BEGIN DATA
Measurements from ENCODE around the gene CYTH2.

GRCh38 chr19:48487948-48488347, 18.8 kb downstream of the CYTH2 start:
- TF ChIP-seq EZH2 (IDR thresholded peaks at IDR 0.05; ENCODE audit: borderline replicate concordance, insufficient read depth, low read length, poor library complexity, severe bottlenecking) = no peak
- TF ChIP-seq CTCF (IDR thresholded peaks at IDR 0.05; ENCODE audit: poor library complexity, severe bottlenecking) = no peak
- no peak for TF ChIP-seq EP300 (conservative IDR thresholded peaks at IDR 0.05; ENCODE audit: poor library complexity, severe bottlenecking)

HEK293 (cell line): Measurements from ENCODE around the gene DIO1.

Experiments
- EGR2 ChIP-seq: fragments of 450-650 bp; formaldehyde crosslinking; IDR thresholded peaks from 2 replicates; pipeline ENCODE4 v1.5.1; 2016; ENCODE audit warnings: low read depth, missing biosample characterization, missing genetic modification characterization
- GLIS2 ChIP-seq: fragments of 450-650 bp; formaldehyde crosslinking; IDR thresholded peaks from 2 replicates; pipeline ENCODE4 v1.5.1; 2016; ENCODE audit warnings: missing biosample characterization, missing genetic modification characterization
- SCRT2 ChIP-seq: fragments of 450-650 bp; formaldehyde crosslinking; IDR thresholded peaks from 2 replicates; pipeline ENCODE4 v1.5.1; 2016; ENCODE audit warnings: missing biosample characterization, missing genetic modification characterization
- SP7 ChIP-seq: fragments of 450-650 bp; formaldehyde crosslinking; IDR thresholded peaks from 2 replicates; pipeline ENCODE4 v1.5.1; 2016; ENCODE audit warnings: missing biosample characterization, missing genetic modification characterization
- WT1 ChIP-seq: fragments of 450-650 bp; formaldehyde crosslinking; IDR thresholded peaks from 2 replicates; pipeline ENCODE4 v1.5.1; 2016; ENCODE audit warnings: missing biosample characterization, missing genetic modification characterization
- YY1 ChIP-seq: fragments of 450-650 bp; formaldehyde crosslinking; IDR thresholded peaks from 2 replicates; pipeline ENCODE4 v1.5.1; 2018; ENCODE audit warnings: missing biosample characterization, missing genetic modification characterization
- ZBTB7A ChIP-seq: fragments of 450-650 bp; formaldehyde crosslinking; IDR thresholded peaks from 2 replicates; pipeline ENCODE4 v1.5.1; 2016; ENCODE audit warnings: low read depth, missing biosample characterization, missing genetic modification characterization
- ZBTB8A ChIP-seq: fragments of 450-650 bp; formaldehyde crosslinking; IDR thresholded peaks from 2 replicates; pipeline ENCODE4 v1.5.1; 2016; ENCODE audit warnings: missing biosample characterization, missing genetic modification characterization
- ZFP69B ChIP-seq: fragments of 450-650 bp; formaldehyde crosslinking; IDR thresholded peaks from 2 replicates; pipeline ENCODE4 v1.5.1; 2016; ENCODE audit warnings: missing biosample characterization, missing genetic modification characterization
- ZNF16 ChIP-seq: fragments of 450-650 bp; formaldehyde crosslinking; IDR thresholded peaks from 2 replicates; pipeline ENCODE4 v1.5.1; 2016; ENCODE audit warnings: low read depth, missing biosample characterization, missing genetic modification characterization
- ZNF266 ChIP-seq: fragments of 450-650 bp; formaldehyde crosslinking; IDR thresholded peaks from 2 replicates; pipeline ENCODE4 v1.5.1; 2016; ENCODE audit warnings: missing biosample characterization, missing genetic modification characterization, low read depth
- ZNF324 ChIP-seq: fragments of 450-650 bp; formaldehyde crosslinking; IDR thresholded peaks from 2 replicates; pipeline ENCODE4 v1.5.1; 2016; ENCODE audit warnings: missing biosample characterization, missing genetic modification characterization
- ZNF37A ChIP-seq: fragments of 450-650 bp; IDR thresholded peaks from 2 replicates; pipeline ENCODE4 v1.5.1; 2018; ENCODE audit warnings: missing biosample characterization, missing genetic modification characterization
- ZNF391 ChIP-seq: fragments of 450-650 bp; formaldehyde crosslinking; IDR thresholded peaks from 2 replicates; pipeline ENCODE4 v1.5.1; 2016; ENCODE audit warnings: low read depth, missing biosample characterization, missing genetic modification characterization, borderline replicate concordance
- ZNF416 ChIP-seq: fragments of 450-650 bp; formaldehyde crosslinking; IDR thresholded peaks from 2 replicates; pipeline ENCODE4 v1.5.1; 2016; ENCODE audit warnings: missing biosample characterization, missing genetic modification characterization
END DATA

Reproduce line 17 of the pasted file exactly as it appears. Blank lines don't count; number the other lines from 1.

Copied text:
- ZNF16 ChIP-seq: fragments of 450-650 bp; formaldehyde crosslinking; IDR thresholded peaks from 2 replicates; pipeline ENCODE4 v1.5.1; 2016; ENCODE audit warnings: low read depth, missing biosample characterization, missing genetic modification characterization